Matson, Inc. (NYSE: MATX) yesterday took delivery of its newest vessel, the largest combination container / roll-on, roll-off (ConRo) ship ever built in the United States, from General Dynamics NASSCO shipyard in San Diego.
Christened Lurline, the new ship is the first of two Kanaloa Class ConRo vessels being built for Matson by NASSCO at a total cost of approximately $500 million for the pair, and the third of four new vessels that Matson is putting into service between 2018 and 2020.
Lurline will make its maiden voyage to Hawaii next month, departing Oakland and Long Beach on January 9 and January 11, respectively, and arriving in Honolulu on January 15.
The 870-foot-long, 3,500 TEU Lurline provides the capability to transport containers, automobiles, trailers and rolling stock. The garage provides four decks for up to 800 autos, two decks for trailers and features a stern quartering ramp.
The ship also provides a large reefer capacity.
NASSCO partnered with South Korea’s Daewoo Ship Engineering Company (DSEC) to provide a state-of-the-art ship design and material package that incorporates a MAN B&W 6G90ME-C10.5-Gl LNG-capable main engine and four LNG-capable auxiliary engines, compliant with Tier III emission requirements.
At 870 feet long, 114 feet wide (beam), and with a deep draft of 38 feet, the 59,522 grt, Lurline is not only now Matson’s largest ship but one of the company’s fastest vessels, with a top speed of 23 knots, helping ensure on-time deliveries in Hawaii from Matson’s three West Coast terminals in Seattle, Oakland and Long Beach.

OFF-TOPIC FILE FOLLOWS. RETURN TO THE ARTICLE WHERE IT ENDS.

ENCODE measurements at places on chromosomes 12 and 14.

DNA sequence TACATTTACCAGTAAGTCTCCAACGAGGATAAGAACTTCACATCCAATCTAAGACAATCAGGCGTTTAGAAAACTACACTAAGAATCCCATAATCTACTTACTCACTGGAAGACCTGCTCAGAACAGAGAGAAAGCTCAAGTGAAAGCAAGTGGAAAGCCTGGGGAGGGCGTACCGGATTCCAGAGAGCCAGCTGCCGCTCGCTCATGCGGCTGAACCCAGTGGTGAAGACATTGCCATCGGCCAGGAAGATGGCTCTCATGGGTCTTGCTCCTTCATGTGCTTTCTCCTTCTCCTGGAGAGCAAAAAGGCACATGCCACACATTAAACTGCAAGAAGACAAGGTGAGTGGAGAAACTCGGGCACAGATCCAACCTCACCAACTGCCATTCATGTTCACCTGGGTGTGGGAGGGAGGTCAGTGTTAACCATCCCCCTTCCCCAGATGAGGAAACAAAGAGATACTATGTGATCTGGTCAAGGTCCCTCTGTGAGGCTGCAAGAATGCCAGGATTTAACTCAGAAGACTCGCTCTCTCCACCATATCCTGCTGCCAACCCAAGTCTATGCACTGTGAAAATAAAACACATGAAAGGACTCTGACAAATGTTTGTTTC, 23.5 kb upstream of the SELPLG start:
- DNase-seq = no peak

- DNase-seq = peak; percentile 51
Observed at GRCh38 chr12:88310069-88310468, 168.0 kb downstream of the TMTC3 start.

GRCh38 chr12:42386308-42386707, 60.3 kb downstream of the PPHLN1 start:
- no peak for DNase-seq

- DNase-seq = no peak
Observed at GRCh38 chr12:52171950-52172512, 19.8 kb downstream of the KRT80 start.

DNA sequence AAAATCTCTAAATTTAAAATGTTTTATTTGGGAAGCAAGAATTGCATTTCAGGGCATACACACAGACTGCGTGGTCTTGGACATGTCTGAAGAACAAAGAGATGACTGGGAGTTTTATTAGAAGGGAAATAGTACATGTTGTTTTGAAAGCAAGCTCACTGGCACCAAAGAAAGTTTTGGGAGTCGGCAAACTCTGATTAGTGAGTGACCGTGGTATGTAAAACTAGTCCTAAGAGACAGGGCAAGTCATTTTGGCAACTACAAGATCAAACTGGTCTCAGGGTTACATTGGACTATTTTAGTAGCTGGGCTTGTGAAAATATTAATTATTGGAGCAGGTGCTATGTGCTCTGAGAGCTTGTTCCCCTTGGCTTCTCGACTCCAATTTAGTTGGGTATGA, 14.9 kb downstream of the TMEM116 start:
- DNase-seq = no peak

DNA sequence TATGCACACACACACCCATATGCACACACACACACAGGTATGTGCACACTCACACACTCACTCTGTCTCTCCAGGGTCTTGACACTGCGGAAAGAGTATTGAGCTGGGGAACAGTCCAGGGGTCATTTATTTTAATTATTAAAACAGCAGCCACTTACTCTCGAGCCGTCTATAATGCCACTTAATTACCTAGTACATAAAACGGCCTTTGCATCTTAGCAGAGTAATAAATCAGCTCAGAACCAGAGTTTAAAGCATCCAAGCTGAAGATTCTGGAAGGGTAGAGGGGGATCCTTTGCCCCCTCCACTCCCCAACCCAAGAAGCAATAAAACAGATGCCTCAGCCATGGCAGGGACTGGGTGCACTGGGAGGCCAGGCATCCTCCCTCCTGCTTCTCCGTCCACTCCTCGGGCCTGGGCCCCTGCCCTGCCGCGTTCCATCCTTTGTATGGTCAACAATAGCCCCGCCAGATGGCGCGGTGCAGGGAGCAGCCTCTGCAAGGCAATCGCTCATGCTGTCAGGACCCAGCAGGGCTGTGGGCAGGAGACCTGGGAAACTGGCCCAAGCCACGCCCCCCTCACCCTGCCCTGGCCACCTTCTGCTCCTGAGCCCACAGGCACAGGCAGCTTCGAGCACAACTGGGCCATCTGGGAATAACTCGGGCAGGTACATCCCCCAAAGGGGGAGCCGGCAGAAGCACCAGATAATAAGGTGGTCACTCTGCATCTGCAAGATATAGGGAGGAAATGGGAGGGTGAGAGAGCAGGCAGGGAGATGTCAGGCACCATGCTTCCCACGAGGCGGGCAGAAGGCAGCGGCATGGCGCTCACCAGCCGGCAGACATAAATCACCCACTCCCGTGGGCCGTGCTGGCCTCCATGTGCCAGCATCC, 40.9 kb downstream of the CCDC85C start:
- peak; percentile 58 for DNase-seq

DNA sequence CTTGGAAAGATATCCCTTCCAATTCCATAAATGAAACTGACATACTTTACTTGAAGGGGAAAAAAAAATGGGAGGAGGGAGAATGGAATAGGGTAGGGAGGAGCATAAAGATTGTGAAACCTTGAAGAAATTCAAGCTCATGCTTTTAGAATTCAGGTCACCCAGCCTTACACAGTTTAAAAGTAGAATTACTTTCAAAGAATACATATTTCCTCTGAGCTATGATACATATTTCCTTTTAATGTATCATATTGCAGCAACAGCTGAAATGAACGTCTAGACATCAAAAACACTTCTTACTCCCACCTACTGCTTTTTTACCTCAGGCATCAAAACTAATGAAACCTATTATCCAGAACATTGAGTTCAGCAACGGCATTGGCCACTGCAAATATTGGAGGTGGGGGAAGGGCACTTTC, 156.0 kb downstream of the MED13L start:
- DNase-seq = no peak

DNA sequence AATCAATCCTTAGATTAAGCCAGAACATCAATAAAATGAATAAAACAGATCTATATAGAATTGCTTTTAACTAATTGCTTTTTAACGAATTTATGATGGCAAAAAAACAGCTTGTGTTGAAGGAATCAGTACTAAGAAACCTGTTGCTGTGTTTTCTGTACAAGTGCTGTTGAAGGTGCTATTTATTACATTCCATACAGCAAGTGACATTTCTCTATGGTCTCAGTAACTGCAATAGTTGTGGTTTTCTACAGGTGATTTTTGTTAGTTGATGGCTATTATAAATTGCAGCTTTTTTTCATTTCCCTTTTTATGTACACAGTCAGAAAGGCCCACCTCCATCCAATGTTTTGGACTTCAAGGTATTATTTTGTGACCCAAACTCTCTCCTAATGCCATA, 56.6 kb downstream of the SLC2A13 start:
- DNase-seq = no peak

Both new Kanaloa Class vessels will feature state-of-the-art green technology, including a fuel-efficient hull design, environmentally safe double hull fuel tanks, fresh water ballast systems and the first Tier 3 dual fuel engines to be deployed in containerships serving West Coast ports. Both new vessels will enter service fully compliant with new International Maritime Organization (IMO) emission regulations going into effect January 1, 2020.
Under the latest IMO requirements for engine manufacturers, Tier 3 engines reduce the levels of particulate emissions by 40 percent and nitrogen oxide emissions by 20 percent, as compared to Tier 2 standards.
“We are proud to deliver the lead ship of the Kanaloa Class,” said Dave Carver, president of General Dynamics NASSCO. “It is an honor for our design and production teams to work on the latest Jones Act vessels that will support our customers and the communities they serve.”